By Barnini Chakraborty
Published May 02, 2019
Baltimore's embattled Mayor Catherine Pugh resigned Thursday amid state and federal investigations into whether she used bulk sales of her self-published children's book "Healthy Holly" to disguise kickbacks.
The announcement, effective immediately, ends weeks of uncertainty surrounding the first-term Democrat.
"Sorry for the harm that I have caused to the image of the city of Baltimore and to the credibility of the office of the mayor," Pugh's attorney Steven Silverman read in a statement from her. "Baltimore deserves a mayor who can move our great city forward."
Calls for Pugh to resign had intensified in the past few days. Instead of making a decision, though, Pugh stayed holed up inside her three-story home for nearly a month. Her lawyers said she was too fragile to make a decision but residents and members of her own party grew weary of her open-ended retreat and demanded she either step up or step aside.
Republican Gov. Larry Hogan also joined the chorus of calls for Pugh to resign and has asked the state prosecutor to investigate allegations of "self-dealing" by Pugh.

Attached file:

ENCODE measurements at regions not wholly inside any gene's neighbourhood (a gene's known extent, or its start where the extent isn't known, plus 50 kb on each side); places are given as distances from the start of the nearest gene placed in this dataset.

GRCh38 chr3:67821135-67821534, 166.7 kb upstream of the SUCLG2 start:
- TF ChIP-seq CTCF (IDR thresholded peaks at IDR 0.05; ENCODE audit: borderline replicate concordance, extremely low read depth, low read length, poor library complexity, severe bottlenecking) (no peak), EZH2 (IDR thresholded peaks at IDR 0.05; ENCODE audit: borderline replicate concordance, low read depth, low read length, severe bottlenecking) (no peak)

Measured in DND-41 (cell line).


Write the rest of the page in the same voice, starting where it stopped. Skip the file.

Hogan and the chairwoman of the state’s Democratic Party said Pugh made the right decision on Thursday. Hogan tweeted that “it was clear the mayor could no longer lead effectively.”
Maryland Democratic Party Chairwoman Maya Rockeymoore Cummings said the resignation gave the city the "opportunity to address its challenges with courage and optimism.”
Late last month, federal investigators seized records from Pugh's City Hall office and two of her homes as well as a nonprofit tied to her. Authorities also searched the apartment of one of Hugh's former top aides, purportedly looking for financial records about a children's book she wrote and then sold to health care companies with ties to the city.
The "Healthy Holly" book scandal has consumed Maryland's largest city, which is facing a number of different problems including a soaring crime rate and an illegal drug problem.
Pugh was the third Baltimore mayor to face sustained calls to resign.
During her self-imposed administrative leave, acting Mayor Bernard "Jack" Young has taken Pugh's place
Young is currently in Detroit for an economic development conference with the National Organization of Black County Officials and is expected to return to Baltimore on Sunday.
Young does not need to be sworn in.